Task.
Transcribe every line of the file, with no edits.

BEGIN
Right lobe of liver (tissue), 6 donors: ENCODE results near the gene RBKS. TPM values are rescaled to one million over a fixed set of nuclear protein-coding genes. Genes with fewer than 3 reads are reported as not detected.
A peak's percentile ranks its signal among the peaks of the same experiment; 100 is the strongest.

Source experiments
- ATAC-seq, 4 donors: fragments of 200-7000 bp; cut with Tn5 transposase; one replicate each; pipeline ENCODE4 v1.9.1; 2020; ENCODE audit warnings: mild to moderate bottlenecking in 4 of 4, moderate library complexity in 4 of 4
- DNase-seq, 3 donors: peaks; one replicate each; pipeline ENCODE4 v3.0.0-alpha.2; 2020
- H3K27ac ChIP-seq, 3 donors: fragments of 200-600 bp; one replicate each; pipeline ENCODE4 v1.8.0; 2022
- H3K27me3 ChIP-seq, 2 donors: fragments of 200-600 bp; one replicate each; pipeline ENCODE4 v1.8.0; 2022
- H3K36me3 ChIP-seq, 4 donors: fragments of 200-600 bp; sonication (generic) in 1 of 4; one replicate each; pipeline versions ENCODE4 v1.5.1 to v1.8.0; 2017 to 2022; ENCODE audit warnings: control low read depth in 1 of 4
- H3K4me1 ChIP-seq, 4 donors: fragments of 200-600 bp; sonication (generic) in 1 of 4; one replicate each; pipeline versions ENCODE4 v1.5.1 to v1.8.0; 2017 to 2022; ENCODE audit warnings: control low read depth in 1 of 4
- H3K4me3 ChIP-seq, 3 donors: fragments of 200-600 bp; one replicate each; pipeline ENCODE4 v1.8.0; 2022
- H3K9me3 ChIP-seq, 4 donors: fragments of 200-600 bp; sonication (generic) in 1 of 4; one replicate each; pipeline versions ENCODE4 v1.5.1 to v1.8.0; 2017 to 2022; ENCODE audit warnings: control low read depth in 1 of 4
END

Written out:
Right lobe of liver (tissue), 6 donors: ENCODE results near the gene RBKS. TPM values are rescaled to one million over a fixed set of nuclear protein-coding genes. Genes with fewer than 3 reads are reported as not detected.
A peak's percentile ranks its signal among the peaks of the same experiment; 100 is the strongest.

Source experiments
- ATAC-seq, 4 donors: fragments of 200-7000 bp; cut with Tn5 transposase; one replicate each; pipeline ENCODE4 v1.9.1; 2020; ENCODE audit warnings: mild to moderate bottlenecking in 4 of 4, moderate library complexity in 4 of 4
- DNase-seq, 3 donors: peaks; one replicate each; pipeline ENCODE4 v3.0.0-alpha.2; 2020
- H3K27ac ChIP-seq, 3 donors: fragments of 200-600 bp; one replicate each; pipeline ENCODE4 v1.8.0; 2022
- H3K27me3 ChIP-seq, 2 donors: fragments of 200-600 bp; one replicate each; pipeline ENCODE4 v1.8.0; 2022
- H3K36me3 ChIP-seq, 4 donors: fragments of 200-600 bp; sonication (generic) in 1 of 4; one replicate each; pipeline versions ENCODE4 v1.5.1 to v1.8.0; 2017 to 2022; ENCODE audit warnings: control low read depth in 1 of 4
- H3K4me1 ChIP-seq, 4 donors: fragments of 200-600 bp; sonication (generic) in 1 of 4; one replicate each; pipeline versions ENCODE4 v1.5.1 to v1.8.0; 2017 to 2022; ENCODE audit warnings: control low read depth in 1 of 4
- H3K4me3 ChIP-seq, 3 donors: fragments of 200-600 bp; one replicate each; pipeline ENCODE4 v1.8.0; 2022
- H3K9me3 ChIP-seq, 4 donors: fragments of 200-600 bp; sonication (generic) in 1 of 4; one replicate each; pipeline versions ENCODE4 v1.5.1 to v1.8.0; 2017 to 2022; ENCODE audit warnings: control low read depth in 1 of 4